2. Directing. I don't know as much about eligibility for admission to the DGA as a director*, but much like the WGA, you really only need to worry about this if you are producing this short under the auspices of a signatory company like a studio. Your only real concern here is if you have a DGA member who wants to direct. But they will probably know what they need to do or if this is even allowed. I would cross this bridge when you come to it, considering that you are unlikely to come to it.

3. Crew. This is where it starts getting hairy. For a web short, you can probably just be "non-union", which means that your crew will range from skilled amateurs (a la a student film) to people who've worked on a non-union basis on a lot of different projects. If you're looking to put together a skeleton crew of friends, this will easily fall under "non-union". Nobody from any of the crew unions is going to be mad at you for not hiring union crew; you really only ruffle feathers if, as a union member, you take non-union jobs. Note that this means that if you were hoping to bring on your super talented DP friend, or you have a connection to an award winning production designer or sound mixer, you may not be able to use those people. This will depend on the specific union local's bylaws. So if you did have a connection who is a union member, check with them about whether this can work.

3a. Back to the DGA! Assistant Directors are members of the DGA, not the "crew unions" which are mostly IATSE. So they may have different rules. That said, there are lots of non-union ADs out there. It would probably be better to hire a non-union AD than try to get a DGA AD to work on a non-union project, but if you have a friend in mind discuss it with them, by all means. Like the other unions, the DGA isn't going to hunt you down for using non-union labor. Instead the onus is on members not to take non-union jobs.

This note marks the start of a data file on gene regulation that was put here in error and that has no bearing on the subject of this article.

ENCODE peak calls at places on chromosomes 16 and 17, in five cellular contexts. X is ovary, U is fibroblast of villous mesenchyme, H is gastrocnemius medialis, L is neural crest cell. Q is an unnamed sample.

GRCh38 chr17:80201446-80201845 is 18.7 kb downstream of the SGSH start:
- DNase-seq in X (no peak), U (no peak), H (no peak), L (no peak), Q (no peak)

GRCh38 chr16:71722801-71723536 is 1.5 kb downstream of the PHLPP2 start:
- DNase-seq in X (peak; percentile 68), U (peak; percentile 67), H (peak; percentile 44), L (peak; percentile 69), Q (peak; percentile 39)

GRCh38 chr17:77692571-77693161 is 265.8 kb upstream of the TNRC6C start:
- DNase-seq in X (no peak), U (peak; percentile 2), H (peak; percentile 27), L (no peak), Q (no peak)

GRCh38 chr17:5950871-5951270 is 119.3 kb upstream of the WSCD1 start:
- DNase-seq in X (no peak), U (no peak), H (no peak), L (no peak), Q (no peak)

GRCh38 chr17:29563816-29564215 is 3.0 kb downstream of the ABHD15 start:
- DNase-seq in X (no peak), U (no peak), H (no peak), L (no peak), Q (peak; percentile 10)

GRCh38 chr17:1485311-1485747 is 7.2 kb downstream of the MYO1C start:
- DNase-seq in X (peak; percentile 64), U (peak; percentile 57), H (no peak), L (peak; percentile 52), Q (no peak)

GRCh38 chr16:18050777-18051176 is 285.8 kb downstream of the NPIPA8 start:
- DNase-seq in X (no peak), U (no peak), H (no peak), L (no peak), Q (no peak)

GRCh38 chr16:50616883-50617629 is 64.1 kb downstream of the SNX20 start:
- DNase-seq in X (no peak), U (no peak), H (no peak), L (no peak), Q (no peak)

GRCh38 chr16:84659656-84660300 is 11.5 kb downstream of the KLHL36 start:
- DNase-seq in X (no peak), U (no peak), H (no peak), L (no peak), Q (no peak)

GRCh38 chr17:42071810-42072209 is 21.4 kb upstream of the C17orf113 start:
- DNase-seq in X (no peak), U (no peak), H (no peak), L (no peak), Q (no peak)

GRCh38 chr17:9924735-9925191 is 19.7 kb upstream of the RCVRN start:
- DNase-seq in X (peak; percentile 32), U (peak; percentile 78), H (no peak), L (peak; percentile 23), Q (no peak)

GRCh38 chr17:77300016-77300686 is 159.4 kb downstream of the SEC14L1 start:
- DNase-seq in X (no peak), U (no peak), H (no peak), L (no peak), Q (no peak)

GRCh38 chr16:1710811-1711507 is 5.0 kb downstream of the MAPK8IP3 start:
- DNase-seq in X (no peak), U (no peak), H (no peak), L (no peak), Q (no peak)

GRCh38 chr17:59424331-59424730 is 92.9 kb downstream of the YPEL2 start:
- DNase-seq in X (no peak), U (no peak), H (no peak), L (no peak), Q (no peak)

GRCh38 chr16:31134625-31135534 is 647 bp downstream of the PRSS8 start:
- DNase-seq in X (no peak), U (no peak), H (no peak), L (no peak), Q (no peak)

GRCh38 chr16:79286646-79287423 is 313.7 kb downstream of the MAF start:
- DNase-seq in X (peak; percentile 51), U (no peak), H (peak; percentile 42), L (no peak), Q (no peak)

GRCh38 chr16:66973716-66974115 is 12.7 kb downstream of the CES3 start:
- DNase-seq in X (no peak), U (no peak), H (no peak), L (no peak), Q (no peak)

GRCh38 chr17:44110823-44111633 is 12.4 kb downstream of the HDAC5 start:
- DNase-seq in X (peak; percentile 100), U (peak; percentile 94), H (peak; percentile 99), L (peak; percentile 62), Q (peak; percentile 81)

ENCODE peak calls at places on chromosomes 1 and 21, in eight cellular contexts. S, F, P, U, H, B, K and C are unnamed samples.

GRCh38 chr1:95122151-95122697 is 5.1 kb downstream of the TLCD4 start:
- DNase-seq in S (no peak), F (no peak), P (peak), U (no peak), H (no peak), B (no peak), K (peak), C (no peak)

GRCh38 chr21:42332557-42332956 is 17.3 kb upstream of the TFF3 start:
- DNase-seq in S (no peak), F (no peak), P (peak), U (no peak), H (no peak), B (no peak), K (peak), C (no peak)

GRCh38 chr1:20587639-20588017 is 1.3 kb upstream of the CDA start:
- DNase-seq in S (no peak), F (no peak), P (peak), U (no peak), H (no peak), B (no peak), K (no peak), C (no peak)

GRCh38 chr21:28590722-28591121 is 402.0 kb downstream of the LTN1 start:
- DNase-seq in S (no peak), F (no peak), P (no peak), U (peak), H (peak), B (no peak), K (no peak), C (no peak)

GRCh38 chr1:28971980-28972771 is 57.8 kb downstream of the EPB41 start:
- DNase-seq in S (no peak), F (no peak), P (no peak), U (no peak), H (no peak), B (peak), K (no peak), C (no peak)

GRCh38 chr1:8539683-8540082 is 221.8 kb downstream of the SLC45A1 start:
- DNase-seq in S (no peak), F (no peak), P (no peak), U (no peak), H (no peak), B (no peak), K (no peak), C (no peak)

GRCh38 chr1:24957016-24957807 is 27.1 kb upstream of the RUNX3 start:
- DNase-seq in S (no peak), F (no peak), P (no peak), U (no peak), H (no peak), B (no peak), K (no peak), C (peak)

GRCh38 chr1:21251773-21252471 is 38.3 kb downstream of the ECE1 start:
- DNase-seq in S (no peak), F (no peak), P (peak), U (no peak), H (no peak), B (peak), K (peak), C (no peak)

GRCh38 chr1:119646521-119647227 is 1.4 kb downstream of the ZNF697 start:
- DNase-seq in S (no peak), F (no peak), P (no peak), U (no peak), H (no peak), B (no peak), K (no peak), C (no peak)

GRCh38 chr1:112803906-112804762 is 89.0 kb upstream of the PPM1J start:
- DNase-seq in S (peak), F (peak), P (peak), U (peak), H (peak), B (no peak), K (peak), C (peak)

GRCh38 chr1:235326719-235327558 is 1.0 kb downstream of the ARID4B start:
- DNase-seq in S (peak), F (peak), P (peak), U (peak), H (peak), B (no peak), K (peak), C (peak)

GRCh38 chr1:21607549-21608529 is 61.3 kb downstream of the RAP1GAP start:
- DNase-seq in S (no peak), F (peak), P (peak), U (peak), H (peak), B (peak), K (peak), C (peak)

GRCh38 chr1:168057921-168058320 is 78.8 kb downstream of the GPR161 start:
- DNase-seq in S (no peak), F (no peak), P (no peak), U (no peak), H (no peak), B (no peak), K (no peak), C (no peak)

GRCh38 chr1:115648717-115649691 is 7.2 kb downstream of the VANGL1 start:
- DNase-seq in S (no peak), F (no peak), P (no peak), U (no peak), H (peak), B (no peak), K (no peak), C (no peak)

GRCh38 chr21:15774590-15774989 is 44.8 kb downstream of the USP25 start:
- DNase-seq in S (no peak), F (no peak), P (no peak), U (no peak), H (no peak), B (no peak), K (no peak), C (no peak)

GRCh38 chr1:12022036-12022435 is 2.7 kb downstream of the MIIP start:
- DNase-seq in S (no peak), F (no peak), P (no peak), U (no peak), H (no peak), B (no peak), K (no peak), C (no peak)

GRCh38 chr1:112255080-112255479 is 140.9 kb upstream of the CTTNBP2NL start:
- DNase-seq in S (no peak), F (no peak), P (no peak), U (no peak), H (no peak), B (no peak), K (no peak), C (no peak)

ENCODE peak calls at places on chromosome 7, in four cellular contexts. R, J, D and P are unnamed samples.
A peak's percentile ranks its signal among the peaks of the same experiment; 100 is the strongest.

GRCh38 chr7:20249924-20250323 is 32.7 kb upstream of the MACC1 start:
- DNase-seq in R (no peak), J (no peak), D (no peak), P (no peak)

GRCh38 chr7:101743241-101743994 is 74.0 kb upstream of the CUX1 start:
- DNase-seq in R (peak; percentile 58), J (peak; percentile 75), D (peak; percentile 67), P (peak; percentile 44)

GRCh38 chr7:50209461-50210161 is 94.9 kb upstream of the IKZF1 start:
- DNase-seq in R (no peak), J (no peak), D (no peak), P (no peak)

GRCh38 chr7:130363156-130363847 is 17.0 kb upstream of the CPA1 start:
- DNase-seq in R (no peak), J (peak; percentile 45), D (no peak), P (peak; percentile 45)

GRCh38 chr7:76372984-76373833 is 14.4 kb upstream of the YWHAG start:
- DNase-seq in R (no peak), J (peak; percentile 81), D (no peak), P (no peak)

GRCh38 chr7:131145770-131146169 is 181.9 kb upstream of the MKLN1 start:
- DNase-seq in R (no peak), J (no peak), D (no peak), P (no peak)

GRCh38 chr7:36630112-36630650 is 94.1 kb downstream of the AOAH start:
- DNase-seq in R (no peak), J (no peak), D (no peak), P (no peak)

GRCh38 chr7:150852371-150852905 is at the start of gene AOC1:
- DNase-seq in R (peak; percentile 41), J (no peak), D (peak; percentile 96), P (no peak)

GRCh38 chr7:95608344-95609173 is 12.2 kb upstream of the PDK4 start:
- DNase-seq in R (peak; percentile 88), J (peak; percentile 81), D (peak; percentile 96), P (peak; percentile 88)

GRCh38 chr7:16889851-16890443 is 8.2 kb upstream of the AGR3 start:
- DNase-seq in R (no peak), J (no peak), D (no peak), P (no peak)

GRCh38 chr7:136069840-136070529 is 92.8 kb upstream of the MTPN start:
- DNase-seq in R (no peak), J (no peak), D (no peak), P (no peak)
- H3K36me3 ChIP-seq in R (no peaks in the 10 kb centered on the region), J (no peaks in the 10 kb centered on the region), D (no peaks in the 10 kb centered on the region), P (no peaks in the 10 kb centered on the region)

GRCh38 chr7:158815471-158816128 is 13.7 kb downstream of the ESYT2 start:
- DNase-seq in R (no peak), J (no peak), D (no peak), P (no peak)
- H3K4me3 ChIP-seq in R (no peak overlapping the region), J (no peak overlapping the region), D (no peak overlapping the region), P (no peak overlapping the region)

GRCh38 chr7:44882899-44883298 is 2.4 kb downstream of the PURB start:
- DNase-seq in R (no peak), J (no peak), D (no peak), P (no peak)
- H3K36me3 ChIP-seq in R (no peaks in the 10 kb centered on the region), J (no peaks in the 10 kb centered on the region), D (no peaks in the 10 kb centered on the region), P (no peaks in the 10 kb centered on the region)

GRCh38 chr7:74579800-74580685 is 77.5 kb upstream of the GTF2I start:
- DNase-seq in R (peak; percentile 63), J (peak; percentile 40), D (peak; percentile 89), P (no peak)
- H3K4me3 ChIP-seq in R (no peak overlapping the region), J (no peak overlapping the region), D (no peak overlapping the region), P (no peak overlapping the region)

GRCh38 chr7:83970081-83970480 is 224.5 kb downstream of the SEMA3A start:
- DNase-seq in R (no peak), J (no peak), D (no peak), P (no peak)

4. Cast. This is where you might want to consider going union. Unlike the other guilds and unions, SAG (the Screen Actors Guild) is super serious about all types of filmed content coming under the rubric of SAG. Unlike some of the other unions, SAG has contracts for low-budget digital content. If you are in a major entertainment market, it can be hard to find talented actors who aren't already in SAG. However, the good news is that, right now, SAG actually doesn't have a "scale" rate of pay for their low budget digital contract, which means that you can 100% just go ahead and sign that, hire SAG actors, and pay them whatever you would have paid non-union actors. They know these projects don't make money and thus can't afford to pay the rates they charge major studios, they just want to be in the loop. And, like I said, if you're in a major market you're not going to find good actors who aren't in SAG, anyway. The main issue with becoming SAG-signatory is that it requires a lot of paperwork. But honestly it's not that hard, just complicated.